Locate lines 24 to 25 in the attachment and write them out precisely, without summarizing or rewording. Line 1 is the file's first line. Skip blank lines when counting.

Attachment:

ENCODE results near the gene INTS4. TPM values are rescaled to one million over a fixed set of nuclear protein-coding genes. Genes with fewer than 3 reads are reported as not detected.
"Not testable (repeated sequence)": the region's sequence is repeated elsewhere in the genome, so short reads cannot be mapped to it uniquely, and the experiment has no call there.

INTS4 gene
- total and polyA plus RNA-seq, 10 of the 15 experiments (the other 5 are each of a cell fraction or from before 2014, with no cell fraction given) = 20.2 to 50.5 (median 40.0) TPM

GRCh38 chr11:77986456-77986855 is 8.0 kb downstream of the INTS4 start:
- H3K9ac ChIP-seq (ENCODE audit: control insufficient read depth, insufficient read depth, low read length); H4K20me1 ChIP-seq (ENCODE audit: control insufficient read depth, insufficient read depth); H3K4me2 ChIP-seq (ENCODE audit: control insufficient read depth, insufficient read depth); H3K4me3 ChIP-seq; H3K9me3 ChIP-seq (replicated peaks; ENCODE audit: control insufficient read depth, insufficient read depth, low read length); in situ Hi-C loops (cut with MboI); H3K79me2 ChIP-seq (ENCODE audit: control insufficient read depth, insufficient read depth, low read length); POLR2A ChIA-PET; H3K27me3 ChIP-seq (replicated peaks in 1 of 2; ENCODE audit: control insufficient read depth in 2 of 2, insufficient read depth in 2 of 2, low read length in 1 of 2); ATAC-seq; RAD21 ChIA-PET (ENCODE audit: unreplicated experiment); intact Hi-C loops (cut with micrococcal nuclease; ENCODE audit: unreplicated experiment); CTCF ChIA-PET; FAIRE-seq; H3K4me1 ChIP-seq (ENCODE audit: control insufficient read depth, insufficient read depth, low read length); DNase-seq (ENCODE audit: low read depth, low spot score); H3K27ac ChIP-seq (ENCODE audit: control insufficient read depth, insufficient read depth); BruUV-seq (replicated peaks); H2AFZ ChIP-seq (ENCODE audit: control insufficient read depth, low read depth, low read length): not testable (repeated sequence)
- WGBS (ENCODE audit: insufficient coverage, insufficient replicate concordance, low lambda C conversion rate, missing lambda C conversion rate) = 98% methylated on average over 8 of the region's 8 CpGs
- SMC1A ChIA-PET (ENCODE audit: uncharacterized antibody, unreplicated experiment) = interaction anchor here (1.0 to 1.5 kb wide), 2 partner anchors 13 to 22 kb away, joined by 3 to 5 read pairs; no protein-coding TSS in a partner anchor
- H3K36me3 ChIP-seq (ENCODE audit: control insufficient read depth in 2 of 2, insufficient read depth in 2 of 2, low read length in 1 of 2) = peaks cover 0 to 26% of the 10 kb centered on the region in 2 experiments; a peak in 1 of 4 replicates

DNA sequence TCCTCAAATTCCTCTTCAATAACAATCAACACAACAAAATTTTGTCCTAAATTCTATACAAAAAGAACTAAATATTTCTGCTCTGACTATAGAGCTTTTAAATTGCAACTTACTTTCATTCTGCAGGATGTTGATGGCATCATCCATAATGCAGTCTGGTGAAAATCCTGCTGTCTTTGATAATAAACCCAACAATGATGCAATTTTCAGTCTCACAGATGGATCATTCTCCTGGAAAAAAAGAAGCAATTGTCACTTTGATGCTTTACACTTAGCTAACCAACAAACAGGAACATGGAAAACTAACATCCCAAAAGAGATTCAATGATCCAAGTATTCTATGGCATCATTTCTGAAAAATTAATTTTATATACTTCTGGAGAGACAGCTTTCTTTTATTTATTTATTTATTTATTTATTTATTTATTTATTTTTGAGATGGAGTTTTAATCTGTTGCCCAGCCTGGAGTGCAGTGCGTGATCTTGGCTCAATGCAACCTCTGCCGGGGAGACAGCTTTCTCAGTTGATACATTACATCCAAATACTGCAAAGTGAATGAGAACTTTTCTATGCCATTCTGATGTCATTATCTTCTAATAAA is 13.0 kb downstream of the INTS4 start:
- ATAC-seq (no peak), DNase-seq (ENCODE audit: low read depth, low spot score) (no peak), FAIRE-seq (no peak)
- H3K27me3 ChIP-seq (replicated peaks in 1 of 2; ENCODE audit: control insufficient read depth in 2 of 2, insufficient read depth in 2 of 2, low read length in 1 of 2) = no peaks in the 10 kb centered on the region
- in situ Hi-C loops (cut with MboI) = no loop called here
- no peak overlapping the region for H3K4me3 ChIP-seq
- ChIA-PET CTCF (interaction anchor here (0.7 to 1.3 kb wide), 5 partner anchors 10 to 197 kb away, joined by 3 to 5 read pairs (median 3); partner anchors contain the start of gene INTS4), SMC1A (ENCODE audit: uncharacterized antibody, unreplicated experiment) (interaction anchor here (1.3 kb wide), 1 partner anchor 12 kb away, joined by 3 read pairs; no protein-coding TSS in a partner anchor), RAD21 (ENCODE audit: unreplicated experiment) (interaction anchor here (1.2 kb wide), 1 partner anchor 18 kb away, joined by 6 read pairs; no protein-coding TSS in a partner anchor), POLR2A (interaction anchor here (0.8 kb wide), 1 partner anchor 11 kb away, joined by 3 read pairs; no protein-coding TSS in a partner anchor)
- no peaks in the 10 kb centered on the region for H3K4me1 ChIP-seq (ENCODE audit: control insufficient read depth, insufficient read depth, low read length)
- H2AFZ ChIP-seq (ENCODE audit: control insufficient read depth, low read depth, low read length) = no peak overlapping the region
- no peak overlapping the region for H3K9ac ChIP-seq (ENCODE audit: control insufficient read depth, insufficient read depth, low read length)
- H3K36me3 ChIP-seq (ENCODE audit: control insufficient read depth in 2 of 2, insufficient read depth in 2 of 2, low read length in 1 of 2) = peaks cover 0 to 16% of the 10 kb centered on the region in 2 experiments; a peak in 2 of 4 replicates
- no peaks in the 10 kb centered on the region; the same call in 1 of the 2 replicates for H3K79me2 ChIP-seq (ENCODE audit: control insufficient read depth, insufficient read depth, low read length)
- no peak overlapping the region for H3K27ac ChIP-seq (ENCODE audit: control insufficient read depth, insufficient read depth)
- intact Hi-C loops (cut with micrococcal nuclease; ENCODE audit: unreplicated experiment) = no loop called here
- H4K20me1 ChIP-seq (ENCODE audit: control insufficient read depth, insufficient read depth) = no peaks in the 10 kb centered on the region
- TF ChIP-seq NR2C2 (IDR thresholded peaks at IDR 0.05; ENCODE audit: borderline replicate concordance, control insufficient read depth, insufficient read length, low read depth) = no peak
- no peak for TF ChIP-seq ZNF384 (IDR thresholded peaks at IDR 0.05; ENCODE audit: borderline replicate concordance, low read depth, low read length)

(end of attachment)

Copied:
- TF ChIP-seq NR2C2 (IDR thresholded peaks at IDR 0.05; ENCODE audit: borderline replicate concordance, control insufficient read depth, insufficient read length, low read depth) = no peak
- no peak for TF ChIP-seq ZNF384 (IDR thresholded peaks at IDR 0.05; ENCODE audit: borderline replicate concordance, low read depth, low read length)